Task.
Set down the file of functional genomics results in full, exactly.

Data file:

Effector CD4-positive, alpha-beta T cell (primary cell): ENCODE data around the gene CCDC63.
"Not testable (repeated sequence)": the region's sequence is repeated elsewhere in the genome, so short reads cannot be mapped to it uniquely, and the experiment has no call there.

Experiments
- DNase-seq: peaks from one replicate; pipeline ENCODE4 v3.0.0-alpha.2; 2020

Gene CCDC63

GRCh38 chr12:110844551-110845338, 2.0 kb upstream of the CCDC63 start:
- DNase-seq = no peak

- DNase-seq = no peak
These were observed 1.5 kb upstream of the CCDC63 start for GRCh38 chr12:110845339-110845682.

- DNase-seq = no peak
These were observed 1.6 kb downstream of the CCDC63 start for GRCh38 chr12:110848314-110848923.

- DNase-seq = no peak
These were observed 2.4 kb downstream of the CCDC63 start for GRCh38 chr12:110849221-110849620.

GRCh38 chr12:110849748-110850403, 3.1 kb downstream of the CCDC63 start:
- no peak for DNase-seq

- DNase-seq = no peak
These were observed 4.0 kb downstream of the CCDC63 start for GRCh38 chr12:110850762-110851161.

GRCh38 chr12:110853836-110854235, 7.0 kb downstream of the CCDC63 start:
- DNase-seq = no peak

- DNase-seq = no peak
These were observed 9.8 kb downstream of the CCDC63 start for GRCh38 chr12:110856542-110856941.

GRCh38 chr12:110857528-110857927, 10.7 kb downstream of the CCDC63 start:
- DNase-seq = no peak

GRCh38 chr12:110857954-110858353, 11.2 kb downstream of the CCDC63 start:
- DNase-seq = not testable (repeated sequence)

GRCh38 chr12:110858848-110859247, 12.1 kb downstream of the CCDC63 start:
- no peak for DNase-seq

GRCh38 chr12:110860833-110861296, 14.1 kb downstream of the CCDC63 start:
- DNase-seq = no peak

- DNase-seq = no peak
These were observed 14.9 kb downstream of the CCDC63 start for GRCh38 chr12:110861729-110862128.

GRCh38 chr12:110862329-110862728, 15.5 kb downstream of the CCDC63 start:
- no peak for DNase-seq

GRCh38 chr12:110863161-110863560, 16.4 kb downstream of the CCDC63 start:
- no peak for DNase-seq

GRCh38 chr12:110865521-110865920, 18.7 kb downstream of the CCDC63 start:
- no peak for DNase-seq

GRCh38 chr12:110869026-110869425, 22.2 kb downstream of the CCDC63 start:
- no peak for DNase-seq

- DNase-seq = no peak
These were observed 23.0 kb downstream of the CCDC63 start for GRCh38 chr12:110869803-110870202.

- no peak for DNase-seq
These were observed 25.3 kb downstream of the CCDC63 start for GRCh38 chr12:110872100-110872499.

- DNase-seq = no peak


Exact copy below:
Effector CD4-positive, alpha-beta T cell (primary cell): ENCODE data around the gene CCDC63.
"Not testable (repeated sequence)": the region's sequence is repeated elsewhere in the genome, so short reads cannot be mapped to it uniquely, and the experiment has no call there.

Experiments
- DNase-seq: peaks from one replicate; pipeline ENCODE4 v3.0.0-alpha.2; 2020

Gene CCDC63

GRCh38 chr12:110844551-110845338, 2.0 kb upstream of the CCDC63 start:
- DNase-seq = no peak

- DNase-seq = no peak
These were observed 1.5 kb upstream of the CCDC63 start for GRCh38 chr12:110845339-110845682.

- DNase-seq = no peak
These were observed 1.6 kb downstream of the CCDC63 start for GRCh38 chr12:110848314-110848923.

- DNase-seq = no peak
These were observed 2.4 kb downstream of the CCDC63 start for GRCh38 chr12:110849221-110849620.

GRCh38 chr12:110849748-110850403, 3.1 kb downstream of the CCDC63 start:
- no peak for DNase-seq

- DNase-seq = no peak
These were observed 4.0 kb downstream of the CCDC63 start for GRCh38 chr12:110850762-110851161.

GRCh38 chr12:110853836-110854235, 7.0 kb downstream of the CCDC63 start:
- DNase-seq = no peak

- DNase-seq = no peak
These were observed 9.8 kb downstream of the CCDC63 start for GRCh38 chr12:110856542-110856941.

GRCh38 chr12:110857528-110857927, 10.7 kb downstream of the CCDC63 start:
- DNase-seq = no peak

GRCh38 chr12:110857954-110858353, 11.2 kb downstream of the CCDC63 start:
- DNase-seq = not testable (repeated sequence)

GRCh38 chr12:110858848-110859247, 12.1 kb downstream of the CCDC63 start:
- no peak for DNase-seq

GRCh38 chr12:110860833-110861296, 14.1 kb downstream of the CCDC63 start:
- DNase-seq = no peak

- DNase-seq = no peak
These were observed 14.9 kb downstream of the CCDC63 start for GRCh38 chr12:110861729-110862128.

GRCh38 chr12:110862329-110862728, 15.5 kb downstream of the CCDC63 start:
- no peak for DNase-seq

GRCh38 chr12:110863161-110863560, 16.4 kb downstream of the CCDC63 start:
- no peak for DNase-seq

GRCh38 chr12:110865521-110865920, 18.7 kb downstream of the CCDC63 start:
- no peak for DNase-seq

GRCh38 chr12:110869026-110869425, 22.2 kb downstream of the CCDC63 start:
- no peak for DNase-seq

- DNase-seq = no peak
These were observed 23.0 kb downstream of the CCDC63 start for GRCh38 chr12:110869803-110870202.

- no peak for DNase-seq
These were observed 25.3 kb downstream of the CCDC63 start for GRCh38 chr12:110872100-110872499.

- DNase-seq = no peak